Itinerant Fan

T-Mobile Park

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The Pacific Northwest may not have quite the reputation for fervent fandom that other parts of the country do, but in Seattle, fans get behind the professional sports teams with as much zeal as any other large city. And there’s a special place in their hearts for the local baseball club, the Mariners, and their home ballpark, T-Mobile Park.

The Mariners have not often rewarded the fans’ faith, as they don’t have a championship to their name, and in fact are just one of two MLB teams to have never reached the World Series. But what iconic franchise moments they do have are celebrated roundly — such as the 1995 Division Series victory over the New York Yankees, or the record-breaking 116-win regular season of 2001.

T-Mobile Park opened in 1999 as Safeco Field, and the retractable-roof facility has become a big part of the Mariners’ identity. It’s worth a visit to check out the features and quirks of the park, while within, the home team continues their long pursuit of franchise success.

For more on visiting Seattle, check out our Seattle city guide.

  •   The Approach

    T-Mobile Park, as well as neighboring CenturyLink Field, reside in an area of town known to locals as SoDo (shorthand for “South of Downtown”). If you’re visiting Seattle and staying downtown, the ballpark isn’t difficult to reach, though it might be a little farther away than you might have first thought — especially if you plan to walk. It’s doable but be forewarned that downtown Seattle and its surrounding neighborhoods can be quite hilly and, depending on where you’re coming from, you could have a few inclines to deal with along the way (or on the way back).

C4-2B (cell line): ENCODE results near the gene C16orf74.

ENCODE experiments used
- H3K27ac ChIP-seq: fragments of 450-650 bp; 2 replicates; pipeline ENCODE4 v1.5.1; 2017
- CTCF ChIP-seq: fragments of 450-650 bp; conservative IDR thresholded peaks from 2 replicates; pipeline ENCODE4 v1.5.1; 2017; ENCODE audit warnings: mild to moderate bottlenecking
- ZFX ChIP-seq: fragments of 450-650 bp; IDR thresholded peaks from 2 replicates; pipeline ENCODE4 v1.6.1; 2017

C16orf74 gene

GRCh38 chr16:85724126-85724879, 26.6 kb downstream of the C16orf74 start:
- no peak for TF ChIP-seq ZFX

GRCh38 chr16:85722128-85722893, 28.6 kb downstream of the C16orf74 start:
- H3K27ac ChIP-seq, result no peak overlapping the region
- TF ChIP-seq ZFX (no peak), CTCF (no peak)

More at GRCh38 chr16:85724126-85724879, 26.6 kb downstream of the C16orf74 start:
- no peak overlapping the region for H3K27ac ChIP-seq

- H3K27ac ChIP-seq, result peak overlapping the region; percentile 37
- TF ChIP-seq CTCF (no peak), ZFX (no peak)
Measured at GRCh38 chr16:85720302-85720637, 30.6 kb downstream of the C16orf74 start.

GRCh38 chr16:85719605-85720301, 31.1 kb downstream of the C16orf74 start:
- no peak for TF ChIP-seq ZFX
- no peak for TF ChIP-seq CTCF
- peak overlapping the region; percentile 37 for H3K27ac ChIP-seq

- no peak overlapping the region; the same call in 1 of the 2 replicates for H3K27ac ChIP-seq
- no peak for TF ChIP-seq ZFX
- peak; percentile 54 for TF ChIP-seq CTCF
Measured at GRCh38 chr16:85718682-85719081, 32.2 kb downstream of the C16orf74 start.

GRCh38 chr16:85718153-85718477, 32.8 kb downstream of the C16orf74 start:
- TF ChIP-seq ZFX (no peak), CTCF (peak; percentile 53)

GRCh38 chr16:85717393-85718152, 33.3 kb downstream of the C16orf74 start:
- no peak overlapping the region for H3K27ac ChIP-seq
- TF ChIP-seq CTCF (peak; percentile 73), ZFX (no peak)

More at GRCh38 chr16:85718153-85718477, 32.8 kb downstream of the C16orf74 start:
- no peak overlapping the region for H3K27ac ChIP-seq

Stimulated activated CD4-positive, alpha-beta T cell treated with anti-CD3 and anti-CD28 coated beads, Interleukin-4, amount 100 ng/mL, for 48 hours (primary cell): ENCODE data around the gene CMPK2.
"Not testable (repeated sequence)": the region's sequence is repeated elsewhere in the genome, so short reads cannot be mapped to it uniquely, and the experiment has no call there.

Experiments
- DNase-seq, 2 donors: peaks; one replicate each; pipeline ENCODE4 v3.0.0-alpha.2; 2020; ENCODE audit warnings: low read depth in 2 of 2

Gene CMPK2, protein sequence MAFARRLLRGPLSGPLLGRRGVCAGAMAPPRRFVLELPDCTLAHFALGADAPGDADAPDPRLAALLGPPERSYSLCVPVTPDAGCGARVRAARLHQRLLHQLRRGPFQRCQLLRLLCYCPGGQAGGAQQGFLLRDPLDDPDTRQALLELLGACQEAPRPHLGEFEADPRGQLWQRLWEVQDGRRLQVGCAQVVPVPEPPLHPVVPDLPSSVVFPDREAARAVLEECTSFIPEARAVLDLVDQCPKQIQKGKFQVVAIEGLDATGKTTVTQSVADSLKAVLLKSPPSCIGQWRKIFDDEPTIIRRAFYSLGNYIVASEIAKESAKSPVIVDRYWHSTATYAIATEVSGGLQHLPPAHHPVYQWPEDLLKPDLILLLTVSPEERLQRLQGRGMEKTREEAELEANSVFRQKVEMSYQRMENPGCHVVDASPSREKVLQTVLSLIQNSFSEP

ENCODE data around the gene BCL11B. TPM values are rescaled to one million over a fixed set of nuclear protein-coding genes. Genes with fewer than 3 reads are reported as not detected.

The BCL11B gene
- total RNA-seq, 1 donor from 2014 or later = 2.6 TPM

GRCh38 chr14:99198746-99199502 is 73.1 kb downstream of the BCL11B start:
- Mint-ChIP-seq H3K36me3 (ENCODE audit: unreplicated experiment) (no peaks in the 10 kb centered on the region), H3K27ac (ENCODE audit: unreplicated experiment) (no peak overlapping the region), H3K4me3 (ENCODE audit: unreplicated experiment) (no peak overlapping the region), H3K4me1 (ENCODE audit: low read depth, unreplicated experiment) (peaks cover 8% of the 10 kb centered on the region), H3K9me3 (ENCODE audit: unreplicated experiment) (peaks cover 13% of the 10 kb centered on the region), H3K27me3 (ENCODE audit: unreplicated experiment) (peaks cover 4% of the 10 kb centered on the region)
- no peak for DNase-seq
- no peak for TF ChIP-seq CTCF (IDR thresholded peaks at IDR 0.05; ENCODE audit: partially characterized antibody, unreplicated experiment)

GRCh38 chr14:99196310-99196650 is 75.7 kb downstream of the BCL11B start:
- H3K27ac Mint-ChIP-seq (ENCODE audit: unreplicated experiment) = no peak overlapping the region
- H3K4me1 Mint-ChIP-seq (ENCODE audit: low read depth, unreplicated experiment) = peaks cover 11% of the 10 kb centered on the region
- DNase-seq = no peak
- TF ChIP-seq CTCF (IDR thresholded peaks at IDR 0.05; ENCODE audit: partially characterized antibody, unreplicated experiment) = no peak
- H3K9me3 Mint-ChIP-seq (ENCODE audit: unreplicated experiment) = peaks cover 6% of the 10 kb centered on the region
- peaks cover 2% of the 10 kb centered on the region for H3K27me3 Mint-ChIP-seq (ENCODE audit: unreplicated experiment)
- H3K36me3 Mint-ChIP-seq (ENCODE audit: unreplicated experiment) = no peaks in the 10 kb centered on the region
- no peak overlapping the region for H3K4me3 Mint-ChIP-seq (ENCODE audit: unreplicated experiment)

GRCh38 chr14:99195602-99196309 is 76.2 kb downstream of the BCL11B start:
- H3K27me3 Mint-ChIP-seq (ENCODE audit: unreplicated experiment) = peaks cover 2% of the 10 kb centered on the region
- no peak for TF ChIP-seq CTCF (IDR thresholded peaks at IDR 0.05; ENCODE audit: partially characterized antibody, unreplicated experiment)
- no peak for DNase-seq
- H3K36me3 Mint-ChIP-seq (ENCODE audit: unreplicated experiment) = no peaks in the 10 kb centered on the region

Seattle’s expanding light-rail system, known as Link and run by a transit authority called Sound Transit, serves as a viable connection between downtown, the ballpark, and points south (including Seattle-Tacoma International Airport). The Stadium station offers the closest access to T-Mobile Park via a pedestrian bridge.

    Other public transit options include the Sounder, a commuter rail service also operated by Sound Transit, which offers special-event service to select Mariners games. Disembark at the King Street Station, located just north of CenturyLink Field. For a full look at public transportation to T-Mobile Park, click here.

    For drivers, the ballpark is adjacent to Interstate 5 as it runs north-south through the downtown area. I-90, the major east-west route, intersects with I-5 just a few blocks east of the ballpark. Follow signs to T-Mobile Park and/or Edgar Martinez Drive; from there, parking options include a large structure just south of the park and one adjacent to CenturyLink Field. Click here for a list of nearby lots and to purchase parking passes in advance.

  •   The Build-Up

    Over the years, more businesses catering to sports fans have sprung up in what was once a largely industrial area; these days, there are plenty of options in the immediate vicinity for pregame eating and drinking. Look along 1st Street/Dave Niehaus Way, on the west side of the ballpark, for choices that include a restaurant operated by the local Pyramid Brewery.